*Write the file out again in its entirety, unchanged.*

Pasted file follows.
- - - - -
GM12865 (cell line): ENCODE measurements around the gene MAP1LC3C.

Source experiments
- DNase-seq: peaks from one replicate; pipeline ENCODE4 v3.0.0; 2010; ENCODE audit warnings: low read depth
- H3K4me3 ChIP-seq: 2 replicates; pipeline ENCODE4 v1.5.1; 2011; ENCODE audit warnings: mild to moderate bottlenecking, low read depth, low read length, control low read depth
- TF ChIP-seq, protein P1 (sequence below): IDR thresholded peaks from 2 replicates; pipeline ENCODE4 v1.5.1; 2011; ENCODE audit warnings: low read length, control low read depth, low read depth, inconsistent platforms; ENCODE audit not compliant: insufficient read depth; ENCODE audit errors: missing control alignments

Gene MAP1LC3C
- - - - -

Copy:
GM12865 (cell line): ENCODE measurements around the gene MAP1LC3C.

Source experiments
- DNase-seq: peaks from one replicate; pipeline ENCODE4 v3.0.0; 2010; ENCODE audit warnings: low read depth
- H3K4me3 ChIP-seq: 2 replicates; pipeline ENCODE4 v1.5.1; 2011; ENCODE audit warnings: mild to moderate bottlenecking, low read depth, low read length, control low read depth
- TF ChIP-seq, protein P1 (sequence below): IDR thresholded peaks from 2 replicates; pipeline ENCODE4 v1.5.1; 2011; ENCODE audit warnings: low read length, control low read depth, low read depth, inconsistent platforms; ENCODE audit not compliant: insufficient read depth; ENCODE audit errors: missing control alignments

Gene MAP1LC3C